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Web-Based Self-Help for Preventing Mental Health Problems in Universities: Comparing Acceptance and Commitment Training to Mental Health Education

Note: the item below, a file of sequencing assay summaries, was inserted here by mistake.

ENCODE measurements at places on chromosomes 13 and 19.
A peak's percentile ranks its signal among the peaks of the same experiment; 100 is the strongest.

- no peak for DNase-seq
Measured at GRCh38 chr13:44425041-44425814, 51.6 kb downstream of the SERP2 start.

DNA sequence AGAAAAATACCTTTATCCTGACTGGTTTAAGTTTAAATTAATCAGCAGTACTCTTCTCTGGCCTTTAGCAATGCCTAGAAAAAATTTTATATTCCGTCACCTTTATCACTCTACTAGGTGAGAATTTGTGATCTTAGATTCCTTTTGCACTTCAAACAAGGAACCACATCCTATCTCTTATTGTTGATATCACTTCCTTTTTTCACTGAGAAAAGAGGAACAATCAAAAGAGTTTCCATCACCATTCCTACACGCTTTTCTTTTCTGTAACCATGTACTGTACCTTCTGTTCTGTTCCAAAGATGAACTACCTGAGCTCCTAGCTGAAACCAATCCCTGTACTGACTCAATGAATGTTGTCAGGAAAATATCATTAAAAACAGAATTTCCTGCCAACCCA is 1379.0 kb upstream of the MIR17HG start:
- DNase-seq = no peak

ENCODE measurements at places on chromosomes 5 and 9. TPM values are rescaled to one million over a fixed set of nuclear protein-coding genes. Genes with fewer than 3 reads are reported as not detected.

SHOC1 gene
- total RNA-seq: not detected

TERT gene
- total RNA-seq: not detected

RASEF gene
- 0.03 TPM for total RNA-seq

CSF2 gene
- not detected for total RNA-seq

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ObjectiveThis study sought to test the feasibility of a web-based Acceptance and Commitment Training (ACT) prototype prevention program called ACT on College Life (ACT-CL). MethodA sample of 234 university students was randomized to either the ACT-CL website or a mental health education (MHE) website. ResultsFindings indicated a lower level of user engagement and satisfaction ratings with the prototype of ACT-CL than the MHE website. There were no significant differences between conditions on outcome measures at post or follow-up. However, statistical trends suggested the MHE condition actually led to greater remission of severe symptoms than the ACT-CL condition among those with severe symptoms at baseline. There were no differences between conditions on ACT process of change measures. Changes in psychological flexibility were predictive of changes in mental health across conditions, but relations dissipated over time. Furthermore, greater engagement in some components of ACT-CL predicted improvements in psychological flexibility, though not on mental health outcomes. ConclusionsThe effects of the ACT-CL program on mental health outcomes and ACT process measures were largely equivalent to those of an education website, although there was a lower level of program engagement with ACT-CL. Findings are discussed in the context of feasibility issues and lessons learned for program revisions.